Specialty Pharmacy Times

Medical Benefit Specialty Drug Management–A Call to Action

Kirby J. Eng, RPh | February 14, 2017

Specialty drug utilization and cost management have dominated managed care conferences and journals over the last few years, showing no sign of abating.

Typically, much of the focus in specialty drug trend management is on oral and self-administered drug formulations traditionally administered through a payer’s or plan sponsor’s pharmacy benefit. Unfortunately, this overlooks approximately 36% to 50%1,2 of specialty drug spend that is occurring under a payer or plan sponsor medical benefit, rather than pharmacy benefit. Drugs administered through the medical benefit are mostly injectable or intravenous formulations, and are typically administered in physician offices or clinics under the supervision of a trained certified professional (nurse, physician).

Medical benefit specialty drugs treat a wide range of diseases or conditions; however, specialty drugs used for cancer, anemia, neutropenia, rheumatoid arthritis, Crohn’s disease, age-related macular degeneration, and psoriasis make up much of the medical benefit specialty drug spend. An observation from a recently released white paper3 highlights plan sponsor concerns on management gaps for specialty drugs administered through the medical benefit.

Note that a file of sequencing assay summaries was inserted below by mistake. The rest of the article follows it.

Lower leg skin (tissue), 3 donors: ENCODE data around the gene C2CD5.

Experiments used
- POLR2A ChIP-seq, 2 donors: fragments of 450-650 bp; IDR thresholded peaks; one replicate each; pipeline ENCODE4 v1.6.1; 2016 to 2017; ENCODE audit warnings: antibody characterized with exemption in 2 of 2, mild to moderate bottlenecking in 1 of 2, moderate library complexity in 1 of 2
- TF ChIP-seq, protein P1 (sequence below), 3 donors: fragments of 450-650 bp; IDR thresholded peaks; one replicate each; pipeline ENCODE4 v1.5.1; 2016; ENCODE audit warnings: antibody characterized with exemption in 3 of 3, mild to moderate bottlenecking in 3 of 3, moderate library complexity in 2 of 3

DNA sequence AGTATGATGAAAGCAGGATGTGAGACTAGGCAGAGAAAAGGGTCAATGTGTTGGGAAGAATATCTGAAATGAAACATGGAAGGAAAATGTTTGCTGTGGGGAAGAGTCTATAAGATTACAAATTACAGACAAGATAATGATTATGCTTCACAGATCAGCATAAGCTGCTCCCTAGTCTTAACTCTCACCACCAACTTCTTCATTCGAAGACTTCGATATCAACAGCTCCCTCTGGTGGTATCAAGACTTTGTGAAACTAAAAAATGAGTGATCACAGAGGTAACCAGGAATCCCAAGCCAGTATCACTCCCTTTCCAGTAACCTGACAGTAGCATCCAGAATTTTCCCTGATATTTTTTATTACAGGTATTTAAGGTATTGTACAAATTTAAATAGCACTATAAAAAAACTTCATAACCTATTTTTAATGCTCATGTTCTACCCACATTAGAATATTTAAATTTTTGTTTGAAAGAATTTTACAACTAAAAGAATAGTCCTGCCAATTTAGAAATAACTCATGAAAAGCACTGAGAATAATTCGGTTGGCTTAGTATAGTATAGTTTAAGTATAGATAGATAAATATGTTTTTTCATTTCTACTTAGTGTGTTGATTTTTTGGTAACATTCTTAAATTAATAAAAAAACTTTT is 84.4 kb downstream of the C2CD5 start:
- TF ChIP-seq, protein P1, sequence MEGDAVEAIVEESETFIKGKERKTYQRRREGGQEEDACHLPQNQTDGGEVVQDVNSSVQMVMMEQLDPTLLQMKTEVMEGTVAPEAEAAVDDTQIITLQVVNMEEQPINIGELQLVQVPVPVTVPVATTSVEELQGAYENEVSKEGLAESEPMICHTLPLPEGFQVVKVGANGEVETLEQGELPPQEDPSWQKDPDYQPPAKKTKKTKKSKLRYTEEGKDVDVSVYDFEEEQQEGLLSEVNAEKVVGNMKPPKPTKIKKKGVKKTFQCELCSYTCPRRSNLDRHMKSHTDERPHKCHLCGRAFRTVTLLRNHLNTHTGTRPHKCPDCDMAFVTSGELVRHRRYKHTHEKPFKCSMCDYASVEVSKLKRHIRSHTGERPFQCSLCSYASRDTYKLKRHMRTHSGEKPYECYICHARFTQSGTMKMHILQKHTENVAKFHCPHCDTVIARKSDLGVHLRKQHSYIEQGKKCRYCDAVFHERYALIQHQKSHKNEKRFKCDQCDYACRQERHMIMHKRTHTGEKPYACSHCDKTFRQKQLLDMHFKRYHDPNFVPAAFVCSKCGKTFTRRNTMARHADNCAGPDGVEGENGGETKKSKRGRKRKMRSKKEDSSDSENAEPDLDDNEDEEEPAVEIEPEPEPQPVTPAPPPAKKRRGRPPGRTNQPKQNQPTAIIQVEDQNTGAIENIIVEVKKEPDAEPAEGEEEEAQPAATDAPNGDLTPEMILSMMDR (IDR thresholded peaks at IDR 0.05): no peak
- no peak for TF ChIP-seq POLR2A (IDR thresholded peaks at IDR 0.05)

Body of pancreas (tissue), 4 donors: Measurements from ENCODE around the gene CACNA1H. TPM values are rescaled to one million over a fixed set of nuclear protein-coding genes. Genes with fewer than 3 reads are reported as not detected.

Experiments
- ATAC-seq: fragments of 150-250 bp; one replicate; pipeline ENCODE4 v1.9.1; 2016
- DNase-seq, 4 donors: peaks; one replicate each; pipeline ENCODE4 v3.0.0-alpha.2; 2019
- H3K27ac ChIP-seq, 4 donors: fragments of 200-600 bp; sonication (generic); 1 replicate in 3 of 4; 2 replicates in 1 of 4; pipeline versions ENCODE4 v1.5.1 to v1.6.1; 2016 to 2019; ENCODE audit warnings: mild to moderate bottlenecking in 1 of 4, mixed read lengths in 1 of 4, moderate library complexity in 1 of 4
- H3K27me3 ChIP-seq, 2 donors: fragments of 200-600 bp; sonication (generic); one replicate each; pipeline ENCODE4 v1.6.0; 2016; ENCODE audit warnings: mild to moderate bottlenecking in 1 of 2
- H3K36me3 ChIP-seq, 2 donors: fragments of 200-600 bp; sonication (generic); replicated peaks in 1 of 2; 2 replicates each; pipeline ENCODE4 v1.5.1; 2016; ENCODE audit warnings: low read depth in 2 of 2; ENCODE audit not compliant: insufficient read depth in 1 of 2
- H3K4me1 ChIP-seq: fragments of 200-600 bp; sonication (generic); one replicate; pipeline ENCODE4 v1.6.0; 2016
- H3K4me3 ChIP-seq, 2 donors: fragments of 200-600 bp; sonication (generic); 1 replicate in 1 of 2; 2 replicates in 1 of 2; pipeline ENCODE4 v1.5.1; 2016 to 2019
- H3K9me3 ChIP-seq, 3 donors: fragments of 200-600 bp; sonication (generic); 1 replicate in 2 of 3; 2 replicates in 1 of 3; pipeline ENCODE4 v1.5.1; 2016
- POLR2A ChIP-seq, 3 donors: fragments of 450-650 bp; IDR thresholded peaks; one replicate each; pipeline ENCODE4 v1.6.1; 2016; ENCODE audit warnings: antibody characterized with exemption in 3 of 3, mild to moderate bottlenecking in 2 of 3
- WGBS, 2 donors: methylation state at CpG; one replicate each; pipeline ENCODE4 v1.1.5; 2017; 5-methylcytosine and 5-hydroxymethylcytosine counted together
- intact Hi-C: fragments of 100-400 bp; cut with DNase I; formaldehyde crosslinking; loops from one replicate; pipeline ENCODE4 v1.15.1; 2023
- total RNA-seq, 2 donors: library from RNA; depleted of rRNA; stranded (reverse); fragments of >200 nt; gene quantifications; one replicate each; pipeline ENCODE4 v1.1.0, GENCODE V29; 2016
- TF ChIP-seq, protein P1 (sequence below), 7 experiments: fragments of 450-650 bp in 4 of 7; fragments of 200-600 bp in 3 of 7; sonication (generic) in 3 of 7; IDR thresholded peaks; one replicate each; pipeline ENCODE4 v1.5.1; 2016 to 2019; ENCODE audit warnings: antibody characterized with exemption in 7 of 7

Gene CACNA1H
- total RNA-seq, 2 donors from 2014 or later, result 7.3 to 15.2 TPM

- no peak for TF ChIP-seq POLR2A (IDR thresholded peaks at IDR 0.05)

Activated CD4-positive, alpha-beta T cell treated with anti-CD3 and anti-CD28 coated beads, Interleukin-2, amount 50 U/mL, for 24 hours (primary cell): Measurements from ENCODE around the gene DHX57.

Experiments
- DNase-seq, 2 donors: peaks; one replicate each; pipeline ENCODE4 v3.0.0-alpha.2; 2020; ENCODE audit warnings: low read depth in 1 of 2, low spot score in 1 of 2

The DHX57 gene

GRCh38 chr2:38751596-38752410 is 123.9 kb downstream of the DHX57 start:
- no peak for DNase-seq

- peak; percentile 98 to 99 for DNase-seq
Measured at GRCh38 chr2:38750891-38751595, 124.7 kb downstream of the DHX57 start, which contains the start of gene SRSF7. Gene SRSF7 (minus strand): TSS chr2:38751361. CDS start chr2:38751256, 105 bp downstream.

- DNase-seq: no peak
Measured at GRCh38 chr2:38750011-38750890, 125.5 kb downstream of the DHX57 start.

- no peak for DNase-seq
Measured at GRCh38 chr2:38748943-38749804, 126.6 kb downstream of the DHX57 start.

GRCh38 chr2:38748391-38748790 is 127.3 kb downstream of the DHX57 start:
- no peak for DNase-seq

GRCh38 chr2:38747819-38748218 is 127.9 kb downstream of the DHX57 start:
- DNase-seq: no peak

“One of the biggest challenges is identifying what costs are running through the medical benefit versus the pharmacy benefit. With a high percentage of costs occurring through medical, as well as a variety of payment dispensing options, it can be difficult to achieve full transparency on overall spending and utilization.”

—Cheryl Larson, President Midwest Business Group on Health

A major hindrance for transparent, medical benefit specialty utilization and spend data is the use of less descriptive health care common procedure coding system (HCPCS) through a traditional CMS 1500 claims billing format. Other complexities for effectively managing medical benefit specialty drug spend include cost differences by site of service, provider reliance on dispensing drug revenues, and variable fee schedules.

It is, perhaps, not surprising that medical benefit specialty drug spend plan sponsors are frustrated about their inability to adequately recognize whether covered employees and dependents are receiving the most clinically appropriate and cost-effective drug therapies.

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